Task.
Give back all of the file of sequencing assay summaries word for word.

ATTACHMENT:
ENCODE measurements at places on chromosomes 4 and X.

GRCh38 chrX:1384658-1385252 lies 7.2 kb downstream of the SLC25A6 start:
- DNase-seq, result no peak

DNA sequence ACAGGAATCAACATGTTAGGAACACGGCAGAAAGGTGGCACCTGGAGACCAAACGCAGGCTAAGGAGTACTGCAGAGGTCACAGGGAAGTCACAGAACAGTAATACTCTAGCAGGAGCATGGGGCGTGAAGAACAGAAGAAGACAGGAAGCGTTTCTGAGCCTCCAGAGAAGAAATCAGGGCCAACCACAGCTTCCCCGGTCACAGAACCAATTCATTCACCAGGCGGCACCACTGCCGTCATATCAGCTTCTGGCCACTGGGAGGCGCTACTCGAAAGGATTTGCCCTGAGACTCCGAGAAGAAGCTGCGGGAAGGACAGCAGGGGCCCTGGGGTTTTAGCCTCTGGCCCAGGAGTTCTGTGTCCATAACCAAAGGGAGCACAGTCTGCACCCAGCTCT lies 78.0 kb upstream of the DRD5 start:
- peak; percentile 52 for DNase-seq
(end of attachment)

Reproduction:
ENCODE measurements at places on chromosomes 4 and X.

GRCh38 chrX:1384658-1385252 lies 7.2 kb downstream of the SLC25A6 start:
- DNase-seq, result no peak

DNA sequence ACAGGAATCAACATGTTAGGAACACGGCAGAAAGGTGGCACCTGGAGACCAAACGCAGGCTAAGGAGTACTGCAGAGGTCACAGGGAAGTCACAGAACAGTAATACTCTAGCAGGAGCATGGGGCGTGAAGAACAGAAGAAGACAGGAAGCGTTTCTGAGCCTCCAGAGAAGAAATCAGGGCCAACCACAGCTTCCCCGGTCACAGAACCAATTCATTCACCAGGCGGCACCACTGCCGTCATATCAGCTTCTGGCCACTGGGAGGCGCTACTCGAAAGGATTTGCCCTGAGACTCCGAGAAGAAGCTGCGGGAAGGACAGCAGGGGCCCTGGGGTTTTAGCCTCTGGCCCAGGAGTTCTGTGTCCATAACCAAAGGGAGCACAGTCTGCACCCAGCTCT lies 78.0 kb upstream of the DRD5 start:
- peak; percentile 52 for DNase-seq